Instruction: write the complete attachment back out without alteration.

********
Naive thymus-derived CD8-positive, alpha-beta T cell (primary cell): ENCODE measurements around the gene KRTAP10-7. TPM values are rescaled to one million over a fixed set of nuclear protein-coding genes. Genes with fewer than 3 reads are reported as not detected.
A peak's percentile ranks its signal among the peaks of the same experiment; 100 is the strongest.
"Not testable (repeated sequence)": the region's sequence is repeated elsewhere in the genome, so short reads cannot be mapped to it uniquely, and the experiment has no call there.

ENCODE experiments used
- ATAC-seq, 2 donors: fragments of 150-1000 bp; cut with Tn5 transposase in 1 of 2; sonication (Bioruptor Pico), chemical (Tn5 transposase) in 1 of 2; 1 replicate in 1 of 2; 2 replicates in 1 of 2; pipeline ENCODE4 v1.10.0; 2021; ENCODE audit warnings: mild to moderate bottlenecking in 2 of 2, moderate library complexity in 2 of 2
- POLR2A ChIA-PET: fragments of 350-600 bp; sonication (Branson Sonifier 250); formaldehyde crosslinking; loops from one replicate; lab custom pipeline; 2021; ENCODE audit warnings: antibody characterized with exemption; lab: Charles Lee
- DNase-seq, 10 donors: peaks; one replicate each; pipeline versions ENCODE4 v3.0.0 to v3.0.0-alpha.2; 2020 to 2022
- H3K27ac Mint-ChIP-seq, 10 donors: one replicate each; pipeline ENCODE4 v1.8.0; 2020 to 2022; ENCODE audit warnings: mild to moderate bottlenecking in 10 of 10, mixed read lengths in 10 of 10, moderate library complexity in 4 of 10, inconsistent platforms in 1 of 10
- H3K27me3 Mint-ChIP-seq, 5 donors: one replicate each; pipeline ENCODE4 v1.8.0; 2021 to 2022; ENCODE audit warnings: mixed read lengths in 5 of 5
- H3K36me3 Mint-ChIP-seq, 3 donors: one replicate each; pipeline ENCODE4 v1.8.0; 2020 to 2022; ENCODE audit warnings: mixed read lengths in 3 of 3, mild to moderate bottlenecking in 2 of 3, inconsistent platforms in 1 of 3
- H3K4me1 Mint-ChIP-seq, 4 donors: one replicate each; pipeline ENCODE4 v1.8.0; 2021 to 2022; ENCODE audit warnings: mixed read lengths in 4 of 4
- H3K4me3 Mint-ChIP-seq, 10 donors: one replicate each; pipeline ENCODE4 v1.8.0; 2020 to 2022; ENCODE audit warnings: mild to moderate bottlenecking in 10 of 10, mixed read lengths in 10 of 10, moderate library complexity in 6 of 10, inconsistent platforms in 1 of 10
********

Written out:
Naive thymus-derived CD8-positive, alpha-beta T cell (primary cell): ENCODE measurements around the gene KRTAP10-7. TPM values are rescaled to one million over a fixed set of nuclear protein-coding genes. Genes with fewer than 3 reads are reported as not detected.
A peak's percentile ranks its signal among the peaks of the same experiment; 100 is the strongest.
"Not testable (repeated sequence)": the region's sequence is repeated elsewhere in the genome, so short reads cannot be mapped to it uniquely, and the experiment has no call there.

ENCODE experiments used
- ATAC-seq, 2 donors: fragments of 150-1000 bp; cut with Tn5 transposase in 1 of 2; sonication (Bioruptor Pico), chemical (Tn5 transposase) in 1 of 2; 1 replicate in 1 of 2; 2 replicates in 1 of 2; pipeline ENCODE4 v1.10.0; 2021; ENCODE audit warnings: mild to moderate bottlenecking in 2 of 2, moderate library complexity in 2 of 2
- POLR2A ChIA-PET: fragments of 350-600 bp; sonication (Branson Sonifier 250); formaldehyde crosslinking; loops from one replicate; lab custom pipeline; 2021; ENCODE audit warnings: antibody characterized with exemption; lab: Charles Lee
- DNase-seq, 10 donors: peaks; one replicate each; pipeline versions ENCODE4 v3.0.0 to v3.0.0-alpha.2; 2020 to 2022
- H3K27ac Mint-ChIP-seq, 10 donors: one replicate each; pipeline ENCODE4 v1.8.0; 2020 to 2022; ENCODE audit warnings: mild to moderate bottlenecking in 10 of 10, mixed read lengths in 10 of 10, moderate library complexity in 4 of 10, inconsistent platforms in 1 of 10
- H3K27me3 Mint-ChIP-seq, 5 donors: one replicate each; pipeline ENCODE4 v1.8.0; 2021 to 2022; ENCODE audit warnings: mixed read lengths in 5 of 5
- H3K36me3 Mint-ChIP-seq, 3 donors: one replicate each; pipeline ENCODE4 v1.8.0; 2020 to 2022; ENCODE audit warnings: mixed read lengths in 3 of 3, mild to moderate bottlenecking in 2 of 3, inconsistent platforms in 1 of 3
- H3K4me1 Mint-ChIP-seq, 4 donors: one replicate each; pipeline ENCODE4 v1.8.0; 2021 to 2022; ENCODE audit warnings: mixed read lengths in 4 of 4
- H3K4me3 Mint-ChIP-seq, 10 donors: one replicate each; pipeline ENCODE4 v1.8.0; 2020 to 2022; ENCODE audit warnings: mild to moderate bottlenecking in 10 of 10, mixed read lengths in 10 of 10, moderate library complexity in 6 of 10, inconsistent platforms in 1 of 10